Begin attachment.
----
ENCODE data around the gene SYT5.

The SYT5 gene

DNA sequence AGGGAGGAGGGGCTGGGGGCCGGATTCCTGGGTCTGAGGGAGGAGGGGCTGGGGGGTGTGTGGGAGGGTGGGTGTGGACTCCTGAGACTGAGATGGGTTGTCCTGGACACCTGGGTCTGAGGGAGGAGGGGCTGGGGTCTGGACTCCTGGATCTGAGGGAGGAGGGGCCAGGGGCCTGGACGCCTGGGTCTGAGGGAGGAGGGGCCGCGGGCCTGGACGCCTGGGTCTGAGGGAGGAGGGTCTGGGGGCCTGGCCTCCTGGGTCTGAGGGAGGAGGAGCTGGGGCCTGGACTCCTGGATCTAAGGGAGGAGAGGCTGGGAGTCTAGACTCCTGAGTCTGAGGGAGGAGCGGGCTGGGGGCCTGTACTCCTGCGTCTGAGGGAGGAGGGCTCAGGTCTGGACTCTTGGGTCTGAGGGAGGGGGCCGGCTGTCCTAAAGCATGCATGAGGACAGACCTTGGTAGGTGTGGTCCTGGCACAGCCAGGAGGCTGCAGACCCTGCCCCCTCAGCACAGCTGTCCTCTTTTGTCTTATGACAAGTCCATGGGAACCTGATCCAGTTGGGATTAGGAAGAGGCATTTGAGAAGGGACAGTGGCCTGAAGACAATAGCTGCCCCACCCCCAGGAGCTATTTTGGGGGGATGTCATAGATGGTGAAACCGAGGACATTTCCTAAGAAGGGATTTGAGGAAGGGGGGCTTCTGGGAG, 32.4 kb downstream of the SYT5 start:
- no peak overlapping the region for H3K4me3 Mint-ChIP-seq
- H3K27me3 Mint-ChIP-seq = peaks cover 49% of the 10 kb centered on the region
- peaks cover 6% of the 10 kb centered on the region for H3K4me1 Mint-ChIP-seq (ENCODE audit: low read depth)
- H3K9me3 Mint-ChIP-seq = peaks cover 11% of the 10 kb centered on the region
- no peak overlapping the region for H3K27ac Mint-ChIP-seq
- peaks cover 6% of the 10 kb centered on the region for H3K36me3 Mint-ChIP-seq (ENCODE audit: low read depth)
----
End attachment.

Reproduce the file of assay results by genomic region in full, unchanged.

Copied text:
ENCODE data around the gene SYT5.

The SYT5 gene

DNA sequence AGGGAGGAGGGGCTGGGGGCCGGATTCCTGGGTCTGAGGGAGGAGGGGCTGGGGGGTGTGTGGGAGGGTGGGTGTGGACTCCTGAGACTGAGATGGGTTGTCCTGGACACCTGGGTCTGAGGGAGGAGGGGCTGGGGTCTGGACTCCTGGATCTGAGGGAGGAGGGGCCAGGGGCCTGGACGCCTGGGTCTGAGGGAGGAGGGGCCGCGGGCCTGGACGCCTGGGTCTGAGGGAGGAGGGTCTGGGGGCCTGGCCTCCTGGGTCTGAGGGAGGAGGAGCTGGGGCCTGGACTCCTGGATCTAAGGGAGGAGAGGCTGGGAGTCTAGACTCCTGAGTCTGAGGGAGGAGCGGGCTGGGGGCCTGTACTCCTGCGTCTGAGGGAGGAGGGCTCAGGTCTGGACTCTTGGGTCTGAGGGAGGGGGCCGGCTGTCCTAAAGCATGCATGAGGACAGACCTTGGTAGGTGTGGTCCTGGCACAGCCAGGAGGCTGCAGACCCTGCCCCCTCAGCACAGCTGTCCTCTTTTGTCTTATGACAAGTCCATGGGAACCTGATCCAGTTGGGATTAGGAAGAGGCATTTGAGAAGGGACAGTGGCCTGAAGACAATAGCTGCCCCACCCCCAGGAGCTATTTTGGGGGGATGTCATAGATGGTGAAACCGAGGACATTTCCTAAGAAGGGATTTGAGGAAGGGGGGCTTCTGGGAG, 32.4 kb downstream of the SYT5 start:
- no peak overlapping the region for H3K4me3 Mint-ChIP-seq
- H3K27me3 Mint-ChIP-seq = peaks cover 49% of the 10 kb centered on the region
- peaks cover 6% of the 10 kb centered on the region for H3K4me1 Mint-ChIP-seq (ENCODE audit: low read depth)
- H3K9me3 Mint-ChIP-seq = peaks cover 11% of the 10 kb centered on the region
- no peak overlapping the region for H3K27ac Mint-ChIP-seq
- peaks cover 6% of the 10 kb centered on the region for H3K36me3 Mint-ChIP-seq (ENCODE audit: low read depth)